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IBM: Securing third party apps in the enterprise

By Catherine Knowles, Tue 29 Sep 2015
FYI, this story is more than a year old

IBM has upped its cloud security game with a new solution that helps make ‘bring your own’ cloud apps safe for work.

Cloud Security Enforcer is the first technology to combine cloud identity management (Identity-as-a-Service) with the ability for companies to discover outside apps being accessed by their employees, including those they are using on their mobile devices.

These combined capabilities enable companies to equip their workforce with a secure way to access and use the apps that they want, says IBM.

As companies only have visibility into a fraction of the apps used by their workers, Cloud Security Enforcer helps address a potentially significant security exposure.

New IBM research found that one-third of employees surveyed at Fortune 1000 companies are sharing and uploading corporate data on third-party cloud apps.’

More employees today are engaging in risky practices on these tools, such as signing in with their personal email addresses, using weak passwords, or re-using corporate log-in credentials, according to IBM.

The increased use of mobile apps also carries a risk: nearly 40% of the mobile apps developed today aren’t properly secured before they hit the market, says IBM. While the cloud offers greater productivity, the challenge of employees doing these rogue activities on unsanctioned apps, known as ‘Shadow IT’, is that it can result in companies losing control over and visibility into sensitive data, and the inability of companies to protect employees’ identities.

These issues are further compounded by circumstances that can exacerbate a loss of control.  For example, an employee could use her personal email to set up an account on a third-party, file-sharing app, to which she would then upload her team’s sales contacts in order to see them on her mobile device.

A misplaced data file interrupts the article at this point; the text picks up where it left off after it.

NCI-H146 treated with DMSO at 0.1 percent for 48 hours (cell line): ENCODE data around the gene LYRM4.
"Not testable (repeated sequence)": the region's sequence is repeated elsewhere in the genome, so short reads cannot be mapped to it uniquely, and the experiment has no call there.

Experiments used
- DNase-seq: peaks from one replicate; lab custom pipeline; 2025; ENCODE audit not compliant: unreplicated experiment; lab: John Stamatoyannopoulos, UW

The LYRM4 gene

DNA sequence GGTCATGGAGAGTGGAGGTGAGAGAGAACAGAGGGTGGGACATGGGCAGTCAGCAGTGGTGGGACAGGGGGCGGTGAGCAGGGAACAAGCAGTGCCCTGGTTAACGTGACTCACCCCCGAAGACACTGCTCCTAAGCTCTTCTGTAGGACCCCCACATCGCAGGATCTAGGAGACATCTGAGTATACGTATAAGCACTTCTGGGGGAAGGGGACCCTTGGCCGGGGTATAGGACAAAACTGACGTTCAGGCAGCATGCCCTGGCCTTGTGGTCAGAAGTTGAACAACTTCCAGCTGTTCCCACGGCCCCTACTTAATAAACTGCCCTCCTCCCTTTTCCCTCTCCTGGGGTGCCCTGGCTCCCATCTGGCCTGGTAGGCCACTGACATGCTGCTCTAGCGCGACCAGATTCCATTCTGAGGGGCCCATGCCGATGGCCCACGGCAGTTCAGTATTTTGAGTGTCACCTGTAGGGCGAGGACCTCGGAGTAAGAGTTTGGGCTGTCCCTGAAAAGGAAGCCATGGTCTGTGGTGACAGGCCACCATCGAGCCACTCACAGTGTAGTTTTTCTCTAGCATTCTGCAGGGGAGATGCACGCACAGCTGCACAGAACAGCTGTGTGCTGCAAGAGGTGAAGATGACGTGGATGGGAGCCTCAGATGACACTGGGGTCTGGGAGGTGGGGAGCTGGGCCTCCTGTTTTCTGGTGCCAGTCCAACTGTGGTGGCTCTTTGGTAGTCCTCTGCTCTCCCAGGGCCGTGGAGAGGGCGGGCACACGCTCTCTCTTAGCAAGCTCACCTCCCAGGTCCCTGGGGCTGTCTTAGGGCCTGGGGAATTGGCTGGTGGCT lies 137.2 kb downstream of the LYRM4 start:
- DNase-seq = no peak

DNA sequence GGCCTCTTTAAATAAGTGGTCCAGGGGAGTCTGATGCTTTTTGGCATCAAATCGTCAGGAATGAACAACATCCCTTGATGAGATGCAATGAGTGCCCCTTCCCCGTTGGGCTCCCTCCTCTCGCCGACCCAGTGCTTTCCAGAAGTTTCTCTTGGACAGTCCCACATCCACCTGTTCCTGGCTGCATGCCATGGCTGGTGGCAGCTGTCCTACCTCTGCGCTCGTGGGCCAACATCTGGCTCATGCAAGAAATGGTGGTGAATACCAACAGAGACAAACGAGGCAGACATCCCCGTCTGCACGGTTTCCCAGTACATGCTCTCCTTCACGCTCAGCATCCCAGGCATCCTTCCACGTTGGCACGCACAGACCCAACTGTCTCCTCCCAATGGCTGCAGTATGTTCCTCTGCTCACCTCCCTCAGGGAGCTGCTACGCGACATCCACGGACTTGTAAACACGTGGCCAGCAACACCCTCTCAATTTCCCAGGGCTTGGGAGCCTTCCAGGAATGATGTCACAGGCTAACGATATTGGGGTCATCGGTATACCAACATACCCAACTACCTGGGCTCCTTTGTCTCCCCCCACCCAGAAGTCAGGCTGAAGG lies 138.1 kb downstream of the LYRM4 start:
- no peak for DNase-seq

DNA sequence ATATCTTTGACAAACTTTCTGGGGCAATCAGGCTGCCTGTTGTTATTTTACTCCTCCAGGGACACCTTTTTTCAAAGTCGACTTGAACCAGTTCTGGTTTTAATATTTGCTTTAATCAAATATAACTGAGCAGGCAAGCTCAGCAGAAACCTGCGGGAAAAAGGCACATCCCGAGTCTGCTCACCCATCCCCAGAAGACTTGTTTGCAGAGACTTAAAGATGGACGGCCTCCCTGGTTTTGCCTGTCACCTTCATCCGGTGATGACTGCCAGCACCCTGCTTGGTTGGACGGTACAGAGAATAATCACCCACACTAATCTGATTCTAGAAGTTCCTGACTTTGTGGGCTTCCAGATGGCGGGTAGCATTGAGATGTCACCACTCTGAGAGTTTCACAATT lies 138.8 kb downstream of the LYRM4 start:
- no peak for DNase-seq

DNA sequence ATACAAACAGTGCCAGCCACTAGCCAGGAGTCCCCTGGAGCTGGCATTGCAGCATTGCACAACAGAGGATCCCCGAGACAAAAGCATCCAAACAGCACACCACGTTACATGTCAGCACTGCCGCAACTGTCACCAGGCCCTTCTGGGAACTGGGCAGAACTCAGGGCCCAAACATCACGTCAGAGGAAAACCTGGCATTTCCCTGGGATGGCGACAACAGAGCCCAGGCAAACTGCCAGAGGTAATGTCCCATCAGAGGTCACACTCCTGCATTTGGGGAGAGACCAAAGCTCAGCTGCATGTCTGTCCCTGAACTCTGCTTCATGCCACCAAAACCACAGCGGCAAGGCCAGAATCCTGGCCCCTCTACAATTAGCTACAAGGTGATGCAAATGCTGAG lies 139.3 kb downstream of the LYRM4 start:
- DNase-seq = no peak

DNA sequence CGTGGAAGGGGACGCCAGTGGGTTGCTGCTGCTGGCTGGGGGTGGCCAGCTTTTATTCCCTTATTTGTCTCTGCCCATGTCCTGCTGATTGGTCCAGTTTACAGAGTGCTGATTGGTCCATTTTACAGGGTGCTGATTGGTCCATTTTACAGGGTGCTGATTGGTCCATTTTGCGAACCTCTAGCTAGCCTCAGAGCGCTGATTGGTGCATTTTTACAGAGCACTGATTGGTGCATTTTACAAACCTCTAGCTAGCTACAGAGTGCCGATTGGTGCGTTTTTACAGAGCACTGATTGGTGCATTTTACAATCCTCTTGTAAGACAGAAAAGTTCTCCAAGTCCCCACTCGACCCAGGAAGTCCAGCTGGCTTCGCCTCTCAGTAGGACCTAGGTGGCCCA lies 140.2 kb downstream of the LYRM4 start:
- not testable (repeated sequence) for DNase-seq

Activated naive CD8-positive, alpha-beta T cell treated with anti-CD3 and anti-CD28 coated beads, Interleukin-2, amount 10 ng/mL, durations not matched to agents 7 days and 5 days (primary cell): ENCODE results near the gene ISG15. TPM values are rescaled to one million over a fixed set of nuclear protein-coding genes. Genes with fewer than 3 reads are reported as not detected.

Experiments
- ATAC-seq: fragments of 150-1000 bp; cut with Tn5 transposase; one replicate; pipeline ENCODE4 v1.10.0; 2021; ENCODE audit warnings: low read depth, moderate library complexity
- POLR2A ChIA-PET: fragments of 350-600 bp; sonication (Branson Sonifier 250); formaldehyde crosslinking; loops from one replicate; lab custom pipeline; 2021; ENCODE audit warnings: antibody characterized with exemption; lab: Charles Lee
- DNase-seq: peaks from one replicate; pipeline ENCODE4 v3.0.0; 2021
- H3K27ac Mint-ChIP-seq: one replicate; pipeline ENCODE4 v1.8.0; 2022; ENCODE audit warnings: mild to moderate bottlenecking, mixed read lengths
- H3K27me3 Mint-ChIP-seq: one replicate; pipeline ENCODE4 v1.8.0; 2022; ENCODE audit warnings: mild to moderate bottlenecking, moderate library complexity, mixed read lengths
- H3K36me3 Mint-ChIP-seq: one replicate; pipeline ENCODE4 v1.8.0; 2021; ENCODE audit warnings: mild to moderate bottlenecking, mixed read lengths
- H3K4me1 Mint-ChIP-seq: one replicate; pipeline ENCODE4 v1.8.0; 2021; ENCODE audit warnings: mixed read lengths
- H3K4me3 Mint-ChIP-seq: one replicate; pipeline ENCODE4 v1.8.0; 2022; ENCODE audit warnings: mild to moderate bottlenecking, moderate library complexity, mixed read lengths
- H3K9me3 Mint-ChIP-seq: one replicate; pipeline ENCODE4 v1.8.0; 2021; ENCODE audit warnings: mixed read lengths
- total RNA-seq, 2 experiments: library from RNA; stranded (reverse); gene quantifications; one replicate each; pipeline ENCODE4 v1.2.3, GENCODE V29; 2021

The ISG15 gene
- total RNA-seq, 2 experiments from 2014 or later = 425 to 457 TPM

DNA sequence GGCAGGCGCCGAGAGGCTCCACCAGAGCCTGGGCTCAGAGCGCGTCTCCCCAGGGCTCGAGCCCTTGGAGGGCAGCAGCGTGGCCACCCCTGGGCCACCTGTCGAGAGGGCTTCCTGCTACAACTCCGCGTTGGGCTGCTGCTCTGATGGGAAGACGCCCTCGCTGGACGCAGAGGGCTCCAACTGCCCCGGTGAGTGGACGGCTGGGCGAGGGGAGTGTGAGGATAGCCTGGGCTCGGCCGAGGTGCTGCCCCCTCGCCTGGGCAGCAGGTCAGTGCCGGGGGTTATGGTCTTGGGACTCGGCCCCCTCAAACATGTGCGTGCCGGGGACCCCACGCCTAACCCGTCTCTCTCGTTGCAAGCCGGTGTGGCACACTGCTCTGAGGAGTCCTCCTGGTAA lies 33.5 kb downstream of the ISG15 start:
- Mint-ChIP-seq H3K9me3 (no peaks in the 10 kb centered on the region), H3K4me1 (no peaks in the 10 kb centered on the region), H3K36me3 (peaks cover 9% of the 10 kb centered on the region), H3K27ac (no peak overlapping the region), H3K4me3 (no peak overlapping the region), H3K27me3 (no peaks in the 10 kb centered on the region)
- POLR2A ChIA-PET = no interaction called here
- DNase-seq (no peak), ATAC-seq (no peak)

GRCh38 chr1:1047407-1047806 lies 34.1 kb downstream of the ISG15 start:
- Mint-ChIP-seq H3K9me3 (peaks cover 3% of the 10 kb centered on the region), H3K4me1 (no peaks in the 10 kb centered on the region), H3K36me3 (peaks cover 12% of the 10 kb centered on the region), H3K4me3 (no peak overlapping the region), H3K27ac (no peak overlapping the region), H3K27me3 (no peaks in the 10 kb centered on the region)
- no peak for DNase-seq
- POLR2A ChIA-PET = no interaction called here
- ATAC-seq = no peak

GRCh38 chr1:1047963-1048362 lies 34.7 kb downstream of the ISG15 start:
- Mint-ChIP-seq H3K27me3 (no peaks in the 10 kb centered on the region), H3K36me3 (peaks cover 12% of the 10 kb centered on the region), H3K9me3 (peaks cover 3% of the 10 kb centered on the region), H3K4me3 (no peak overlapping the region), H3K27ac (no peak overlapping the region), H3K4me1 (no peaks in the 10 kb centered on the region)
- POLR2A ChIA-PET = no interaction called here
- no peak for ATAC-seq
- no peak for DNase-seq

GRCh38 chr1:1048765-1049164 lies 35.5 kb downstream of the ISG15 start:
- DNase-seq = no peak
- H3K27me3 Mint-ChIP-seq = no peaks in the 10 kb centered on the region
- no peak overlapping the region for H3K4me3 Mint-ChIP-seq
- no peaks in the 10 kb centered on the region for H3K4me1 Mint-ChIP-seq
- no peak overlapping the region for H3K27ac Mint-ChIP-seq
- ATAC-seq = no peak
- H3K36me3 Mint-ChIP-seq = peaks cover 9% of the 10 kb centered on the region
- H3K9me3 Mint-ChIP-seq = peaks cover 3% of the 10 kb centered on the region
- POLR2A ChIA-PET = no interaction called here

While this unapproved use would give her flexible access to this data, it presents a major challenge if she took a position at a competitor.

Although she would no longer have access to the data and networks monitored by her former employer’s IT team, she would still have visibility into the data uploaded into that app - presenting a potential problem from both a competitive and security perspective.

Hosted on IBM Cloud, IBM’s new Cloud Security Enforcer can scan a corporate network, find the apps employees are using, and provide a more secure way to access them, the company says.

This includes automatically assigning sophisticated passwords and helping to alleviate security breaches caused by human error (95% of all incidents), such as weak passwords. 

Building on IBM’s existing partnership with Box, which offers users strengthened security when sharing files via mobile devices and the web, IBM has also built connectors for Cloud Security Enforcer into Box’s leading cloud-based content management and collaboration platform.

In addition to Box’s app, IBM has built secure connectors for other common apps at work, including tools from Microsoft Office 365, Google Apps,, and more.

This catalogue of app connectors is continually expanding, and secure access to these apps will be increasingly important to meet the demands of shifting workforce demographics, says IBM.

IBM’s study found that millennial employees, who will make up half of the worldwide workforce by 2020, are the biggest users of cloud apps.

According to the study, over half (51%) of this demographic is using cloud services at work. Cloud Security Enforcer also features added security checks on the integrity and safety of apps being used by employees.

These checks are done with the deep threat analytics from IBM X-Force, IBM’s global threat intelligence network.

This platform is manned by a network of security analysts around the world, and monitors the internet for malicious activity and emerging attacks, based on an analysis of more than 20 billion global security events daily.

This feature allows IT teams to take action against cloud apps used by employees that may present a risk.

With the release of Cloud Security Enforcer, IBM says it is demonstrating its commitment to extend clients’ control, visibility, security and governance inherent to their hybrid cloud environments.

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